It was the best of recessions, it was the worst of recessions
“It was the best of times, it was the worst of times”.
Dickens’ famous summary of the period in the run up to the French Revolution could apply to the recession we just came through. Depending on how you look at it, it was either the worst recession Britain has had since the war, or a surprisingly mild one really.
How so? It depends whether you look at what happened to output or to the labour market.
The two charts below (from the low pay commission) give you both sides of the story.
Look at output, and the recent recession was a monster: the biggest since the second world war and worse than the thirties. In fact it was, in a sense, as big as the previous two recessions put together. In the early 80s recession output fell 4-5pc, and in the early 90s recession by about 2pc. But our recent recession saw output fall about 7pc from its peak. After such a long period of expansion, it was like a rollover jackpot recession.
And yet, despite this, the labour market doesn’t look so bad. In the pit of the 80s recession the number of hours worked was down 10pc, and it was pretty much the same – down 9pc – in the 90s. But this time round the fall was way less – about 4pc. A similar story applies to the fall in the number of people employed.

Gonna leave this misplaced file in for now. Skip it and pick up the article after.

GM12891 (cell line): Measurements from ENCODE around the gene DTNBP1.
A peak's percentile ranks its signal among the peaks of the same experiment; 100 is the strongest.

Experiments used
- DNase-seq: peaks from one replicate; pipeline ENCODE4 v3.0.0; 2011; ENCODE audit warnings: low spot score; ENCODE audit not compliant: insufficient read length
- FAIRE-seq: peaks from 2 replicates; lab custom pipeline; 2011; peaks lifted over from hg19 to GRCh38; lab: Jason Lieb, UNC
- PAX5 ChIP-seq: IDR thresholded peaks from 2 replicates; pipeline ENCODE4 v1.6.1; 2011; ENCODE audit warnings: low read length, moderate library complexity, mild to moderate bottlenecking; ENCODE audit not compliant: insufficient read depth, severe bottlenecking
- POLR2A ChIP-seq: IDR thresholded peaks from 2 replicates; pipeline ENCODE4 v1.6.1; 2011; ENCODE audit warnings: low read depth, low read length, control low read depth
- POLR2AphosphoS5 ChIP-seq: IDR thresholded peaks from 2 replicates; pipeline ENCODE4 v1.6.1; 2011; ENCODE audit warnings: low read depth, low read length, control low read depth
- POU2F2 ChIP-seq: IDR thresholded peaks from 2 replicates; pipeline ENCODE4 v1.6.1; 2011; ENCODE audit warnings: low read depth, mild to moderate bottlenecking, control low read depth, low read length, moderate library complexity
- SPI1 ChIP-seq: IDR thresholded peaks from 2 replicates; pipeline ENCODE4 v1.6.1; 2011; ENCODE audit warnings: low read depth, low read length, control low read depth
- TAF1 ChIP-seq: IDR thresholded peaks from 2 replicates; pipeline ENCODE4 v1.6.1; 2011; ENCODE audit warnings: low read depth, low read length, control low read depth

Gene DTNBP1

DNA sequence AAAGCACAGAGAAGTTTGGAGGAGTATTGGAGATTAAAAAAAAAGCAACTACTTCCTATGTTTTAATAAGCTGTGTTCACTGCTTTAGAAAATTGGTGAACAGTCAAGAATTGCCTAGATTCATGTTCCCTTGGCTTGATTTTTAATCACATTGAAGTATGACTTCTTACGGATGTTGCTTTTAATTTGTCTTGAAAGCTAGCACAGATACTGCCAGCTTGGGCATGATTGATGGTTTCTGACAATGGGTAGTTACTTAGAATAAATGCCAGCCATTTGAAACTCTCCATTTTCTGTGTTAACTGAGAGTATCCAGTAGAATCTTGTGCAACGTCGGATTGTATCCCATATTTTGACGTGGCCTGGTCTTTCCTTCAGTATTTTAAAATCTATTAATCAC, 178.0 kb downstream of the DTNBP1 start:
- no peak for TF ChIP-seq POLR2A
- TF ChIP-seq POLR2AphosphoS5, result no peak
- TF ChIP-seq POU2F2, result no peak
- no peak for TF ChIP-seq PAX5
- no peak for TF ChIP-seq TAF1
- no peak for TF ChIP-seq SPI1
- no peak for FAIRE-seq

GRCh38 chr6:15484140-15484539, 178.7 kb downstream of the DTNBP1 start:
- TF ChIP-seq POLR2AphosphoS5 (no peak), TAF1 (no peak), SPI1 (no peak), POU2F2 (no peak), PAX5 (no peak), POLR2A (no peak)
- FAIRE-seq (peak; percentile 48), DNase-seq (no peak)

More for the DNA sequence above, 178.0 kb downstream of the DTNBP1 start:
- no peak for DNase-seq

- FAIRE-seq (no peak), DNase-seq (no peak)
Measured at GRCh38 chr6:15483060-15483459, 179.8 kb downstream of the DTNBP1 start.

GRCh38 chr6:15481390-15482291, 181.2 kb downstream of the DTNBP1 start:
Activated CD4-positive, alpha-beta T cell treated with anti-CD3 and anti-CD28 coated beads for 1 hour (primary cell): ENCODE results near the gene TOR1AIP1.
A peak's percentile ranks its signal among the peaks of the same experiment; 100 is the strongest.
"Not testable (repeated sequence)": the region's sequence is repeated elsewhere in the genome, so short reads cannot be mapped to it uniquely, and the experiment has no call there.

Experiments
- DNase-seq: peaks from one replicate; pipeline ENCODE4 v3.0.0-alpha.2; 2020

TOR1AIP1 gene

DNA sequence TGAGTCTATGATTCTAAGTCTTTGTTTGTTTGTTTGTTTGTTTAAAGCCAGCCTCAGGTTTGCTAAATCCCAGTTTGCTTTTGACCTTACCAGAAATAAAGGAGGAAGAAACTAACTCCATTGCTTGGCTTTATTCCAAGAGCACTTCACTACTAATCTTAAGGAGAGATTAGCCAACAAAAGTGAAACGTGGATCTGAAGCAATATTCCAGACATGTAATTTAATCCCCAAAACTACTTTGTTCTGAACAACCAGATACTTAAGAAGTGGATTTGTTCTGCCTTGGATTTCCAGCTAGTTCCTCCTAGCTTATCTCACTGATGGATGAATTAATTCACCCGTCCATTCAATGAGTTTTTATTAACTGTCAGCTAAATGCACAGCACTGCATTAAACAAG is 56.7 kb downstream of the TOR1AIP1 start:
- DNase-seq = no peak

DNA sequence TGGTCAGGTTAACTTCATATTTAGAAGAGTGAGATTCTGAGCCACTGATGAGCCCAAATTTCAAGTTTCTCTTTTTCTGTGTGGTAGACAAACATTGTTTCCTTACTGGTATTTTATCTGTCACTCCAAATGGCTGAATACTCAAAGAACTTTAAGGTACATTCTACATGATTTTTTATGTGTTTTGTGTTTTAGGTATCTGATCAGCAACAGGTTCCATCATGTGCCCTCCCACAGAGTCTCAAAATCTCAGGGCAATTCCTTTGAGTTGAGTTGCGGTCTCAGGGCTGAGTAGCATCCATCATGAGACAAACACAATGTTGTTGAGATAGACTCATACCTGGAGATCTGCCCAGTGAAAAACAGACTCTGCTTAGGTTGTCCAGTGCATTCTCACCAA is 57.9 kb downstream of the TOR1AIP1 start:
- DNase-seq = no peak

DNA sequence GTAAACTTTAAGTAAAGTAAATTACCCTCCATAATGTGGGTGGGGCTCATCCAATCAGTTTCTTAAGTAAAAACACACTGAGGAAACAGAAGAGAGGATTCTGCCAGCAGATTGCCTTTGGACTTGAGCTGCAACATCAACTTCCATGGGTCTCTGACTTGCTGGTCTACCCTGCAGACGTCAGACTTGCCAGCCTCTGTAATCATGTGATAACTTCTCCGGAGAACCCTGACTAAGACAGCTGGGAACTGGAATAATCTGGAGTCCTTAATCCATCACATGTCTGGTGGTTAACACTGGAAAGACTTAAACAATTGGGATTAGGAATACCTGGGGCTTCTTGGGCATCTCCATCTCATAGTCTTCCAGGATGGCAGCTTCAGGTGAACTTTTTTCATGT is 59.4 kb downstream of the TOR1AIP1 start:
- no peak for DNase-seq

This puzzle – a terrible recession combined with surprising labour market resilience – has been the subject of lots of economic research.
But I think it has also had some important political consequences too.
The 1980s recession was far more visible, and it was more obvious to everyone that the country was in a terrible state. Britain’s culture is still incredibly shaped by the events of those years. From Auf Wiedersehen Pet to the Brixton riots, and from Tony Harrison’s “V” to Faith in the City, there were constant reminders about how bad things were.
The recent recession has hardly been invisible: shut shops are highly a visible sign across the country, and the millions of people who are unemployed are all too aware of it.
But the true scale of the disaster is a little less obvious this time, because of the performance of the labour market.
And that in turn means that some of its effects are less obvious. In particular, relatively few people understand just how bad a state the public finances are in. But last year (2011/12) the government had to borrow £127 billion to cover the gap between its spending and the taxes it raised. We are borrowing more, relative to our income, that at any time since the second world war (see below), and the national debt will double as a share of our income. People complain about “government waste”, but soon a tenth of all your taxes will be going to pay interest on our debts.
Yet lobby groups, some politicians and the media all still spend lots of time thinking about ways they government could spend more money. The surprising resilience of the labour market might explain why: it means we haven’t noticed how much poorer we are going to be. The bottom chart shows how our economy will end up a tenth smaller than we might have expected without the recession. Our expectations from government have continued to follow the dotted line upwards, as if nothing had happened. But politicians and the media owe it to us to be honest about the state that we’re really in.